President Muhammadu Buhari has said that Nigeria and her neighbors must place a higher premium on the effective policing of borders as the fragile nature of entry points into various countries enhance terrorism, economic sabotage, and illicit flow of arms.
Special Adviser to the President on Media and Publicity, Femi Adesina said this in a statement.
According to the statement, the president spoke Thursday at State House, Abuja, while playing host to Dr. Kunio Mikuriya, Secretary General, World Customs Organization (WCO), who is in Nigeria for a Global Conference on Fragile Borders.
Commending Mikuriya for his fourth visit to the country, President Buhari said this current one is coming at a time Nigeria is preparing for general elections, and “I have made it a cardinal commitment to ensure each Nigerian is able to exercise their franchise by participating in a free and fair election, in true practice of our relatively nascent democracy.
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“It is our objective to ensure this takes place in a peaceful and conducive atmosphere, despite all the usual excitement and gamesmanship that is known to occur during election campaigning.”
On the theme of the conference, ‘Enabling Customs in Fragile and and Conflict Affected Situations,’ the president said it is of “critical importance for us as a country as we go to the polls, but equally important to most countries on the continent, and dare I say the world. In fact, it is quite frankly the singular most concerning sub-issue in our national security agenda. The fragility of our borders has been a major Achilles heel in our fight against terrorism, economic sabotage and illicit flow of small and light weapons.”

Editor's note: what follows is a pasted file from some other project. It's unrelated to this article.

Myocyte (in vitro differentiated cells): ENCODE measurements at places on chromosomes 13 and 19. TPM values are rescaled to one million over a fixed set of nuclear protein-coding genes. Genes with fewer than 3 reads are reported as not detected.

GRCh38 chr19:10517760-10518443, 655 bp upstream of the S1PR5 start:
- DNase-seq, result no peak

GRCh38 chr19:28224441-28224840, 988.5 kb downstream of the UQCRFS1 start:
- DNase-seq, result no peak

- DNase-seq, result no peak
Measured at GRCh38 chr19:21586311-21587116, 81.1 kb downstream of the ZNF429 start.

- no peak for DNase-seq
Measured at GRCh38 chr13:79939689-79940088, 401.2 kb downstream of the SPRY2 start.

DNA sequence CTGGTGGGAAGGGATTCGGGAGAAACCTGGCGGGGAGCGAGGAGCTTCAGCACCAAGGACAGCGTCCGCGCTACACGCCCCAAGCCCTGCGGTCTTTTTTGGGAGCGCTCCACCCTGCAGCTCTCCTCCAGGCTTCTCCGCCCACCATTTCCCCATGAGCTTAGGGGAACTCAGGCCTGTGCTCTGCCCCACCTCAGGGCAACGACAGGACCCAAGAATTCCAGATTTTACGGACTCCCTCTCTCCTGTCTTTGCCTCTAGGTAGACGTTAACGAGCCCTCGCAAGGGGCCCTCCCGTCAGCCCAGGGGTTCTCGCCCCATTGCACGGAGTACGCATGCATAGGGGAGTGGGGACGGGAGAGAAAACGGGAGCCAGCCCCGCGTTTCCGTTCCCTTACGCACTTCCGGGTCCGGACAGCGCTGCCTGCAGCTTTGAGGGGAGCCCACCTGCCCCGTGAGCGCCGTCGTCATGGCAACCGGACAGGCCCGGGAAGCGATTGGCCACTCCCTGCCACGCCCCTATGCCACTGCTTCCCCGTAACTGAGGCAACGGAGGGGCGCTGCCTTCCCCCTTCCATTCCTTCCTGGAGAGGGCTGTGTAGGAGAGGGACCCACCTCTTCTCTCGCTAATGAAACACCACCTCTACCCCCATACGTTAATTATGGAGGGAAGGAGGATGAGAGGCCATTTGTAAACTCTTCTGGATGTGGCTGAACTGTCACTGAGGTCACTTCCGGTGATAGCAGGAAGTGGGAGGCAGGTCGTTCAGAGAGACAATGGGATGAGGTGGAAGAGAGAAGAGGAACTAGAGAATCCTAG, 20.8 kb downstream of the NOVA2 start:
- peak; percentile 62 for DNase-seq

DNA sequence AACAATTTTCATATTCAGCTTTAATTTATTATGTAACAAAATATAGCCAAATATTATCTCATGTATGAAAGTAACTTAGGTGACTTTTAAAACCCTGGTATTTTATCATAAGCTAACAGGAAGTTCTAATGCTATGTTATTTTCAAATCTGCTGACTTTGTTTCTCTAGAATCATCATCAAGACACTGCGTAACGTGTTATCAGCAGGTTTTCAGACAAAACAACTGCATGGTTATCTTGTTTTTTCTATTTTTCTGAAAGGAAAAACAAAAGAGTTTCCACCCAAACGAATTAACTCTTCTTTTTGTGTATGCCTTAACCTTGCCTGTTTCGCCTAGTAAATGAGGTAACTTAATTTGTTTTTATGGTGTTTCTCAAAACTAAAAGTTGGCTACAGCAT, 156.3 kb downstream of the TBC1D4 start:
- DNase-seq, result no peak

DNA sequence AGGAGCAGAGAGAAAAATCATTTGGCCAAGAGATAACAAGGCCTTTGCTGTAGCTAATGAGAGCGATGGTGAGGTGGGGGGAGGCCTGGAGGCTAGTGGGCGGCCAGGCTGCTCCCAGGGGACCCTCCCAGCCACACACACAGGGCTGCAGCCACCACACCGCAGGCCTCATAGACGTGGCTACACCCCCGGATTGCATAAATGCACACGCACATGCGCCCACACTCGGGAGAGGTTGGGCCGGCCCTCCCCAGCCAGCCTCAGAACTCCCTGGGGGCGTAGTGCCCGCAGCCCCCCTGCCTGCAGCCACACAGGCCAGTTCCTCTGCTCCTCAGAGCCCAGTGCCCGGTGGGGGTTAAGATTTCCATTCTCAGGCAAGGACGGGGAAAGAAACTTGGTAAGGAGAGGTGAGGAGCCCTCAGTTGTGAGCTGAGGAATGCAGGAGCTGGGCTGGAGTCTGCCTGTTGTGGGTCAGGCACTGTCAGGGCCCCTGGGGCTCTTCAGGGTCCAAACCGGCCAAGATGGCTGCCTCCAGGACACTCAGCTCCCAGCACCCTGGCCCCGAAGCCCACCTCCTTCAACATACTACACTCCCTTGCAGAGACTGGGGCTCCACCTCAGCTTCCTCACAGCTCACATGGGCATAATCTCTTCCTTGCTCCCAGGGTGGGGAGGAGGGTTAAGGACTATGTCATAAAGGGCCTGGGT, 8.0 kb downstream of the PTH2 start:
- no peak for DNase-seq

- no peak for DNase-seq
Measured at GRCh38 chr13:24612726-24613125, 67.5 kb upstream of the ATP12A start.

Buhari said it gladdened his heart that the WCO has dedicated an entire conference to the subject and theme, “thus recognizing not only its importance, but dedicating working sessions and brainstorming around it and inviting great thought leadership to dissect the issues and explore how nations in Africa can address this problem given our unique set of circumstances while also pursuing our joint and collective idea of an interconnected continent via trade and movement of goods and services.”
The Nigerian leader briefed the WCO Secretary General and his team on a number of efforts in combating the challenges of fragile borders, which include:
“Our National Security strategy 2019 which promotes close inter-agency cooperation and the National Counter-Terrorism strategy which mandates Nigeria Customs Service to support other Agencies of government on fighting terrorism;
“Support for the armed forces in launching operations to secure our borders;
“Demonstration of a strong political will to support Nigeria Customs Service, as a critical agency of state in the discharge of its security and revenue mandates;
“Approval of the Federal Executive Council for a new Customs Modernization Project that actively promotes the integration of technology into border operations;
And “the ongoing effort to review the Customs enabling law to strengthen the Nigeria Customs Service and provide stiffer sanctions against smuggling and other criminal acts.”
Buhari expressed hope that the conference would seek to understand the operating environment that exists around countries who struggle with fragile borders and see how comprehensive and exhaustive solutions can be proposed that deal with the multi-faceted nature of the issues.
Mikuriya described WCO as a 184-member worldwide organization, in which Nigeria plays an active and vibrant role.
He said customs services must now go beyond mere revenue generation, and delve into security, as “without security at the borders, we cannot effectively collect revenue.”
Mikuriya lamented that Customs officials are often targets of terrorists and armed groups, “and so we need to have collaboration with other security agencies, share intelligence, and deploy technology.”
He thanked Nigeria for hosting the three-day conference.
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